It’s time for summer sports preparation
June 18, 2010
Third in a seven-part series
This week we will highlight two more golf drills that you should include with the one featured last week, and perform as an excellent golf-drill circuit to help you continue preparing and improving your golf game. Perform the three-golf drill circuit two to three times in succession with a 15-second break between drills, two to three times per week (i.e. each drill 8-12 repetitions on each side). As always, prior to beginning any exercise program, please consult your physician and properly warm-up the body.
Standing Medicine Ball Throw – All drills require core stabilization and for the hip joint to internally and externally rotate – significant components when performing the golf backswing and power swing. The third drill engages more of the lower body. The lumbar spine remains stable.
Equipment needed: 6-10lb. medicine ball and a wall, such as the backboard on a tennis court or gymnasium, which will not be damaged by the ball but will provide an adequate surface to throw the ball against and to retrieve it, ideally from the wall, not the ground.
• Begin standing with the legs approximately shoulder-distance apart and the shoulders, hips, knees and toes all facing the same direction holding the medicine ball in both hands, right shoulder facing the wall.
• Shoulders should be rotated back/down, rib cage lifted, the navel pulled toward the spine and the knees relaxed, body weight focused into the mid-foot to heels.
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• Bring the medicine ball just to the outside of your left waistline keeping your shoulders square so that the left arm is outside the waistline, flexed at the elbow joint approximately 90 degrees and the right arm is slightly flexed and across the body horizontally.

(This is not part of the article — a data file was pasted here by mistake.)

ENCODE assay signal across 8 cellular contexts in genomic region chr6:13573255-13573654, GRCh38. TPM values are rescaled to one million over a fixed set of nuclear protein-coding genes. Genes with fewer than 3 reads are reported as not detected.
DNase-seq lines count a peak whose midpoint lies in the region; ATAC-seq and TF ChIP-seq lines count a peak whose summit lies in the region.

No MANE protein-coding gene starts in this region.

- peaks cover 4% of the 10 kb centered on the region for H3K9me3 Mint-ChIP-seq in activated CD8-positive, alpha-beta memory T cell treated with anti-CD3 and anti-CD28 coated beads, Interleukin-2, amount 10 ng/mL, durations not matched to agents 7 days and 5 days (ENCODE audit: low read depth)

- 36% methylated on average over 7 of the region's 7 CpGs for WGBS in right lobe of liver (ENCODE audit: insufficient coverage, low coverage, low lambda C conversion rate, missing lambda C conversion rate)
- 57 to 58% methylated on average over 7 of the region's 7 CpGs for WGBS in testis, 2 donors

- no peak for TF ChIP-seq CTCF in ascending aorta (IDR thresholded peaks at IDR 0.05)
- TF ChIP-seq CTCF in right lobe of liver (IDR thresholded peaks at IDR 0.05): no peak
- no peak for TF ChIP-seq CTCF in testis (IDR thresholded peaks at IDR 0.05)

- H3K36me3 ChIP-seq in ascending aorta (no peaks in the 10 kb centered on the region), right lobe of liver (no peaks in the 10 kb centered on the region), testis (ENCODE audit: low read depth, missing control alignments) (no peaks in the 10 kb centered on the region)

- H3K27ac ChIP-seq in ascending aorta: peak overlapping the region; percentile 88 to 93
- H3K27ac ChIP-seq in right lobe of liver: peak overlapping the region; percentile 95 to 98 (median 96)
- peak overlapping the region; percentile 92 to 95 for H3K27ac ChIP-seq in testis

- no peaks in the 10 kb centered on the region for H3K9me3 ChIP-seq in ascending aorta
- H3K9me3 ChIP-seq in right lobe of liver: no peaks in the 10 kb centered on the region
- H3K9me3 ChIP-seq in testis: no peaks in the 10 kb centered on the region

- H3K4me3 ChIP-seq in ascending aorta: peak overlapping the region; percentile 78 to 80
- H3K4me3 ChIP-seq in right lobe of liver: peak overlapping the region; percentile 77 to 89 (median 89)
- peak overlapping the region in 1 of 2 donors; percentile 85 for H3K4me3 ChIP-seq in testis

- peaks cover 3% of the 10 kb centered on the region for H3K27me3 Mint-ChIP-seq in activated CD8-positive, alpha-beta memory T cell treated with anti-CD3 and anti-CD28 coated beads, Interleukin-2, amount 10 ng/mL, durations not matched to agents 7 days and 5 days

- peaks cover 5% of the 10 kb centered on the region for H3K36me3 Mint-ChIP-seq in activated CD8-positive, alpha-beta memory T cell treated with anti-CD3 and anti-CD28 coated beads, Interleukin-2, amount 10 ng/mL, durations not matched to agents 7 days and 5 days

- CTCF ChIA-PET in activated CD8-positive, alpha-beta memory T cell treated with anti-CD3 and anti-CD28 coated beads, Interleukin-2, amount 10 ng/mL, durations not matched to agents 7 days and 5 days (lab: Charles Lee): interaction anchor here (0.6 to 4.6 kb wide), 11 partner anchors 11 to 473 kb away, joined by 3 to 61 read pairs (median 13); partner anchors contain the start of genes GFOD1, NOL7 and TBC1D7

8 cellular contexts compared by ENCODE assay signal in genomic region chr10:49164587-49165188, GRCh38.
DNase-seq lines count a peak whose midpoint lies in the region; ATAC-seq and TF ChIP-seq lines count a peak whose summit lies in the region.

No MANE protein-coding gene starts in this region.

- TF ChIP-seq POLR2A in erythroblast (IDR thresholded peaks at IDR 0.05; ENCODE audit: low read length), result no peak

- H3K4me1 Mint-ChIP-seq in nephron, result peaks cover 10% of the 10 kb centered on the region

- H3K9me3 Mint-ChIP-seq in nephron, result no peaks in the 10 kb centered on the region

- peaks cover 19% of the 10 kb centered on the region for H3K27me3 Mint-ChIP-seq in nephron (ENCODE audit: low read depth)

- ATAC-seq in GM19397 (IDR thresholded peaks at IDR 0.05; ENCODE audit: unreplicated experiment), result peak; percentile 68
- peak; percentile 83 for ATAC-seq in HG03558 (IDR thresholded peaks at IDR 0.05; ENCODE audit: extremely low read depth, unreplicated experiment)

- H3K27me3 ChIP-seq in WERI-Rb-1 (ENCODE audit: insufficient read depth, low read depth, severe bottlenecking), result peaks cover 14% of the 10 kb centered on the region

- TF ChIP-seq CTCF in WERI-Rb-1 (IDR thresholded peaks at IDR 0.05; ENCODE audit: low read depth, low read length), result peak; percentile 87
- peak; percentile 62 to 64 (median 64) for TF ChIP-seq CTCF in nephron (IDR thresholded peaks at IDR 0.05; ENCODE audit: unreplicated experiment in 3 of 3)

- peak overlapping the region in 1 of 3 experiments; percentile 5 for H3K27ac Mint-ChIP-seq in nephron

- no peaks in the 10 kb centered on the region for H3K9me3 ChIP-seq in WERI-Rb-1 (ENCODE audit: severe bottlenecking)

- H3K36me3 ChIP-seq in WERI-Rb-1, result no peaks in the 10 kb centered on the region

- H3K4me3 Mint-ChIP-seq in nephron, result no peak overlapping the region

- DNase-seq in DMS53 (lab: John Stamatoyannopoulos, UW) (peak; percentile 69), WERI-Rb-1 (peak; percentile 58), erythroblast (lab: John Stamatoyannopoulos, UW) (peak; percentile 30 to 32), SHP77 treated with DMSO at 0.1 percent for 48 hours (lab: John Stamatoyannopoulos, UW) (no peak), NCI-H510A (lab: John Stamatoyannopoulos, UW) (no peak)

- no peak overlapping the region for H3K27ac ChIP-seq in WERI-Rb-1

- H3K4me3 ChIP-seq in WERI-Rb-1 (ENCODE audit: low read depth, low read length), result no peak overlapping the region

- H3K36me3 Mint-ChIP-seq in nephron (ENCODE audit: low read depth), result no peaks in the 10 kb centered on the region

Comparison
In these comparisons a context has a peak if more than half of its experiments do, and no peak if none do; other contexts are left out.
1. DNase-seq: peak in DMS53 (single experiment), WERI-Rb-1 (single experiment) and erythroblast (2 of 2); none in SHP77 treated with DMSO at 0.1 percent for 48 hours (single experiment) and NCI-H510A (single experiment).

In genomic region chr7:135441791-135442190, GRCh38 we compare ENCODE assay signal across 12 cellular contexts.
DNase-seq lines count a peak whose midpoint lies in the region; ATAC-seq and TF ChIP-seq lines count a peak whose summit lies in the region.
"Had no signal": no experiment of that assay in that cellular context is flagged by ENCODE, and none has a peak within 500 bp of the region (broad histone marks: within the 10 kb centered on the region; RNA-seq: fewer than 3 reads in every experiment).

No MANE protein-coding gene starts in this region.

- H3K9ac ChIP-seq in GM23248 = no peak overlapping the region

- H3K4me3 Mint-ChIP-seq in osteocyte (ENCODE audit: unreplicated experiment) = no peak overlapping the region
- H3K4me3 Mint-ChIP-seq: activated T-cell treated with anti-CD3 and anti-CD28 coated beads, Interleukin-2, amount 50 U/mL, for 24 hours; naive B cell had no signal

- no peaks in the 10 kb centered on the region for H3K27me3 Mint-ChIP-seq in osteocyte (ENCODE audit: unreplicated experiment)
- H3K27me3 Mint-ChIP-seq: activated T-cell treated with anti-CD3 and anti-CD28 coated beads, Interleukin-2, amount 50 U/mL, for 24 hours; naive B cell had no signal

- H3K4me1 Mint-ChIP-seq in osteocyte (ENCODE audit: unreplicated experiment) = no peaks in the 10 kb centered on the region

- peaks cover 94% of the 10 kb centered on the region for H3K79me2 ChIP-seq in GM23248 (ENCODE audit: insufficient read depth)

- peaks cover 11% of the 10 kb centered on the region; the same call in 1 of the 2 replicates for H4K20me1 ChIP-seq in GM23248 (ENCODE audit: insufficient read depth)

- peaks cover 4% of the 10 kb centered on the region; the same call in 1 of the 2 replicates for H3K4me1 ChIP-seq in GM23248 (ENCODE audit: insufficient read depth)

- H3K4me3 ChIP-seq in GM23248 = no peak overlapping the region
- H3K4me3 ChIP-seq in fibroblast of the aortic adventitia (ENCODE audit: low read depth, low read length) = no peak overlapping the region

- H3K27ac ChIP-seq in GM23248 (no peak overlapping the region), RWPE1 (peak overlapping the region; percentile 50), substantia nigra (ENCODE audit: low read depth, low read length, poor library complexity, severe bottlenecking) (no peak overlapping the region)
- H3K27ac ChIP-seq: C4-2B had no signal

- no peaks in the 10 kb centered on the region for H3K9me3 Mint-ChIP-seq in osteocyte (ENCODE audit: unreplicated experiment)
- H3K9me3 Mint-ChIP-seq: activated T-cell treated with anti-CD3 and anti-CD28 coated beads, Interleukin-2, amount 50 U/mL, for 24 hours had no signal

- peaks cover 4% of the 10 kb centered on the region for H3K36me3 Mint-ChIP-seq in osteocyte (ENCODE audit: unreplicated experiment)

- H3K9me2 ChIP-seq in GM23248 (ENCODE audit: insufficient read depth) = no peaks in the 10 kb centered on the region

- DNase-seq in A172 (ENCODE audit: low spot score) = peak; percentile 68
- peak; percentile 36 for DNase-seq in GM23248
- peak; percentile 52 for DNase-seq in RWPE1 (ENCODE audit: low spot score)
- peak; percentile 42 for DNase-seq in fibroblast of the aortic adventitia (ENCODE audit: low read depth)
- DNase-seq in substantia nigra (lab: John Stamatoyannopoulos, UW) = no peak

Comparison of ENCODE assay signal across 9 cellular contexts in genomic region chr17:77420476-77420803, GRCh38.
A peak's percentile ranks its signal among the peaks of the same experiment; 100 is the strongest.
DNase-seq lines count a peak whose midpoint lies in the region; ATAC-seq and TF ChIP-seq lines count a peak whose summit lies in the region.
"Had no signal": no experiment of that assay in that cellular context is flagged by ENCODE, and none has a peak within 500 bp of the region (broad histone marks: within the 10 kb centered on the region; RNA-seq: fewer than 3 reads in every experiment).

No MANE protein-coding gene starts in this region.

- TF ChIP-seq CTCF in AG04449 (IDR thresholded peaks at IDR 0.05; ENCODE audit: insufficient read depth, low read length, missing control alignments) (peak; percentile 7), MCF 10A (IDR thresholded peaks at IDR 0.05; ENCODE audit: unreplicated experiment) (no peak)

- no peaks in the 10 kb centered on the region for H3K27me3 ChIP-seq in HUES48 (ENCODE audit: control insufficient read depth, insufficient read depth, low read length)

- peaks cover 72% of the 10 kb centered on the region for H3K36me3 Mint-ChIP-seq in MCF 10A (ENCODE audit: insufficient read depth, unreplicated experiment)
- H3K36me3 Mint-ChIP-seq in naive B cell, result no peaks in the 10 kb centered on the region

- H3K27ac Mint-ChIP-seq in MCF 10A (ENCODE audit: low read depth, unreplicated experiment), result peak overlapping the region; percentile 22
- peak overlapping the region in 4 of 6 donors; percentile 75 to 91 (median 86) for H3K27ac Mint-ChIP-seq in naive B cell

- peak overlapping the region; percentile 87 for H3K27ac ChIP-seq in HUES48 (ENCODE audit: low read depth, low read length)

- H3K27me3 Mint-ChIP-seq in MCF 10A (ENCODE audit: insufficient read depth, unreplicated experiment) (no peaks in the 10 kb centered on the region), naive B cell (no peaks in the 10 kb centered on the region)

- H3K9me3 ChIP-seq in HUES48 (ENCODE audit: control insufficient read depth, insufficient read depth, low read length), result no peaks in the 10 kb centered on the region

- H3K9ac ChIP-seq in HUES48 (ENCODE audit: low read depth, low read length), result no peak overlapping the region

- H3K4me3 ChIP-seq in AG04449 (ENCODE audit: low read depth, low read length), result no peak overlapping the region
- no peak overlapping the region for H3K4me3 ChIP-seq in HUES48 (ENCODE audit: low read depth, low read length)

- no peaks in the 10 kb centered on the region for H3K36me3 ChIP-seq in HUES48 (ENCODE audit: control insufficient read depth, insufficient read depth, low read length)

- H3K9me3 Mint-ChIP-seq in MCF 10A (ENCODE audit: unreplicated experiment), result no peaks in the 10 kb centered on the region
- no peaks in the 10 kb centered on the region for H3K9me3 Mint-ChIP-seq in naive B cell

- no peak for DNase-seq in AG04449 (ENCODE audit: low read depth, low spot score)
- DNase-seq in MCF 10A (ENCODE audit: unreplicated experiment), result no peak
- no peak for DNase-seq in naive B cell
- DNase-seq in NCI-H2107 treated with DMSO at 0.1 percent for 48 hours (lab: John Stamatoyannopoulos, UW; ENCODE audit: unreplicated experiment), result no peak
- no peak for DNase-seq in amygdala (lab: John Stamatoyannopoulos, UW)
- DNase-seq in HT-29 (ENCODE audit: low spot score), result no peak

• Throw the ball into the wall as you pivot off of the left foot rotating the entire torso toward the wall as one unit. Avoid any rotation independently from the lumbar spine as it must remain stable for safety and effectiveness.
• The power of the throw comes from the hip joint/core. When the ball rebounds off of the wall, catch it and repeat the throw.
Side lunge with body bar kayak row
• Equipment suggested – 9-12lb. Body Bar
• Begin standing with the legs approximately shoulder-distance apart and the shoulders, hips, knees and toes all facing the same direction holding the body bar in both hands approximately shoulder-distance apart.
• Shoulders should be rotated back/down, rib cage lifted, navel pulled toward the spine and the knees relaxed, body weight focused into the mid-foot to heels.
• Bring the body bar over your head; step out to the right into a side lunge position, keeping the right knee over the right heel as you bring the bar down into a “rowing” action, then back up and over with the arms and return the leg/arms to the beginning position.
• The row resembles the action of rowing a kayak with a paddle. Think of digging down into the water as the bar comes down, and then pulling it back out of the water against the resistance of the water and over the head again.
Next week, get ready for three great tennis-preparation drills!
Jackie Wright is the owner/manager of Never Summer Fitness, LLC located in Grand Lake, Colorado. She can be reached at her website at http://www.neversummerfitness.com, her email at NSFGL@comcast.net and her blog at http://www.skyhidailynews.com
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